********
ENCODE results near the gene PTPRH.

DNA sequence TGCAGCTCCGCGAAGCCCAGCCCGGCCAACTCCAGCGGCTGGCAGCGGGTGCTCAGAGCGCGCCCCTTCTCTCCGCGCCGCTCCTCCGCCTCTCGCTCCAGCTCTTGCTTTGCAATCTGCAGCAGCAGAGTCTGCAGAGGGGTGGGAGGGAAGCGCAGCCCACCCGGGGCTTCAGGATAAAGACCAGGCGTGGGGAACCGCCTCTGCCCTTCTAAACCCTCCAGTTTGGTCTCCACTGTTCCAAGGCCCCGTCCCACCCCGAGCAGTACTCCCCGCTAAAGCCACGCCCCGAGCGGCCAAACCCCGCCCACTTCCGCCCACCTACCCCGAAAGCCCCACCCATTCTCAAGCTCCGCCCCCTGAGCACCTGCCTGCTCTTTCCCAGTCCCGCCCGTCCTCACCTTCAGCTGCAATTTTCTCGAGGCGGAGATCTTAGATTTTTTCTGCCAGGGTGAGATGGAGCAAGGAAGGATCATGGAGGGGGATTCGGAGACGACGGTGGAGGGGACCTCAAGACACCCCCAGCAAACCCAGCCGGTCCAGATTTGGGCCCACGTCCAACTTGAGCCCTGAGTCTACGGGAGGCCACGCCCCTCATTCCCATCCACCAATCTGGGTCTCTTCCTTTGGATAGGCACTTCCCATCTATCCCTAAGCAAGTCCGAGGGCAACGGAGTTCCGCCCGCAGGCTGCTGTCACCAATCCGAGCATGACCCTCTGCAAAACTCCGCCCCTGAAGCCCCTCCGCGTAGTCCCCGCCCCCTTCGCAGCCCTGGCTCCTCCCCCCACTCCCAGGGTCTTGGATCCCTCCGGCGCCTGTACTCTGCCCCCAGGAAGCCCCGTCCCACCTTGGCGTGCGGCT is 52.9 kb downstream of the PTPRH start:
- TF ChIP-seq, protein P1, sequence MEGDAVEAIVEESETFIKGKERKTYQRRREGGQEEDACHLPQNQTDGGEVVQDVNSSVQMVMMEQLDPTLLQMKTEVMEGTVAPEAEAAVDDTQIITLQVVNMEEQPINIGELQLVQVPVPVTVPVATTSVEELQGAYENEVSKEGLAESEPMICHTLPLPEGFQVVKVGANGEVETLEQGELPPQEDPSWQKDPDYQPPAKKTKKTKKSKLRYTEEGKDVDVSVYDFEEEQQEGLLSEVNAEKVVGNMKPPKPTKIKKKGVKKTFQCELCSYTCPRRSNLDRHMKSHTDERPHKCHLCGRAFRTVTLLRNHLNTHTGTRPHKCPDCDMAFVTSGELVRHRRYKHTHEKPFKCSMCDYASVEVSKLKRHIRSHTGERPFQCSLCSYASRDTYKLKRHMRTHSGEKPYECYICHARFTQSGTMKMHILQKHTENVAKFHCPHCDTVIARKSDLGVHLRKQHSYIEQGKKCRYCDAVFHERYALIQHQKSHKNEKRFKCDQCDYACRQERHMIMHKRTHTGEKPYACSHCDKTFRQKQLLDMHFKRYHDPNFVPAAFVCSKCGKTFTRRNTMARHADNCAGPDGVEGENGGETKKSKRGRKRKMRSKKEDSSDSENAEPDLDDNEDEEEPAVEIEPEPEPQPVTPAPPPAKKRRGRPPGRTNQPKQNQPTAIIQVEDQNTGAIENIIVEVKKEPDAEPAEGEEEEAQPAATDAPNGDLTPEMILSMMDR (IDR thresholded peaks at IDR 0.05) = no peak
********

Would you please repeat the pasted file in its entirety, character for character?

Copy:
ENCODE results near the gene PTPRH.

DNA sequence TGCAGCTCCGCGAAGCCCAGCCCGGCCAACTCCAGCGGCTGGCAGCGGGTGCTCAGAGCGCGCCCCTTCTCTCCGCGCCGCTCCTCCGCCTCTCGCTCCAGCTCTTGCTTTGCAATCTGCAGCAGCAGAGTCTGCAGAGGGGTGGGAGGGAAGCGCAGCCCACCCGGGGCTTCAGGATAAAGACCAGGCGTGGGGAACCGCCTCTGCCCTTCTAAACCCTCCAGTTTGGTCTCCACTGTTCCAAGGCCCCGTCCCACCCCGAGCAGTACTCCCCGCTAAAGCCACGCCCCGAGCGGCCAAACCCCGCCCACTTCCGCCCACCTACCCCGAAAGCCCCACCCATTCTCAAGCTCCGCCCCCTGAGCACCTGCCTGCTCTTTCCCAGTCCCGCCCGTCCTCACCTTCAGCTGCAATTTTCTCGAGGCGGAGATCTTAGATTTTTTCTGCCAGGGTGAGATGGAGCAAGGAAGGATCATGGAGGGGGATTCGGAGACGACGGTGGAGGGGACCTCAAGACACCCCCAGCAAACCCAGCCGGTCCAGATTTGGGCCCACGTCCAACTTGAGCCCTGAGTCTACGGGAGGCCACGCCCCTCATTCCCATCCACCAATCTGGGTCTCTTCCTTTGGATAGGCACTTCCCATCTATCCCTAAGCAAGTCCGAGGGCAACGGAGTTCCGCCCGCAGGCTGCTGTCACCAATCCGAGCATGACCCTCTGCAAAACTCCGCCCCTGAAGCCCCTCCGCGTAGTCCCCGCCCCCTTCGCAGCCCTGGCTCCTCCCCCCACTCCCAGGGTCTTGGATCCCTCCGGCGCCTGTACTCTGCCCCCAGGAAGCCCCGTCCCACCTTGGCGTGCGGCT is 52.9 kb downstream of the PTPRH start:
- TF ChIP-seq, protein P1, sequence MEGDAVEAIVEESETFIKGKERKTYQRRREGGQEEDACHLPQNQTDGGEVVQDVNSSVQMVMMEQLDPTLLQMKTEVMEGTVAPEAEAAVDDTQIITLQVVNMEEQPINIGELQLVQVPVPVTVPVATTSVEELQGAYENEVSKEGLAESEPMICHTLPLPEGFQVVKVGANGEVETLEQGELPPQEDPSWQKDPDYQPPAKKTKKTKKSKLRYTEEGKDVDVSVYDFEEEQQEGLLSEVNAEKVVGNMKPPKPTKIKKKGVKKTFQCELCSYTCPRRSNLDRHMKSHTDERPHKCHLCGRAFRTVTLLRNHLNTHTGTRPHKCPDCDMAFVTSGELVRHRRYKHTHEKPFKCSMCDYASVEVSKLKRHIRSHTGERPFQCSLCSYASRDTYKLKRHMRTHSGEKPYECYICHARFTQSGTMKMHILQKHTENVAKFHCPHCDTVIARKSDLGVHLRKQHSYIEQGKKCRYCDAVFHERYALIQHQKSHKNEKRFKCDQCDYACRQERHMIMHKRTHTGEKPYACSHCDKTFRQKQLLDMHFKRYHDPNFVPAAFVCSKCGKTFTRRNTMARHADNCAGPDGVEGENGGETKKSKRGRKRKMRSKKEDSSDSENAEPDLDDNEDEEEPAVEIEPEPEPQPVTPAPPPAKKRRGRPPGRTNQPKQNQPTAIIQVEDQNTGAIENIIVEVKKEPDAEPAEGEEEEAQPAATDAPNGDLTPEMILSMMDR (IDR thresholded peaks at IDR 0.05) = no peak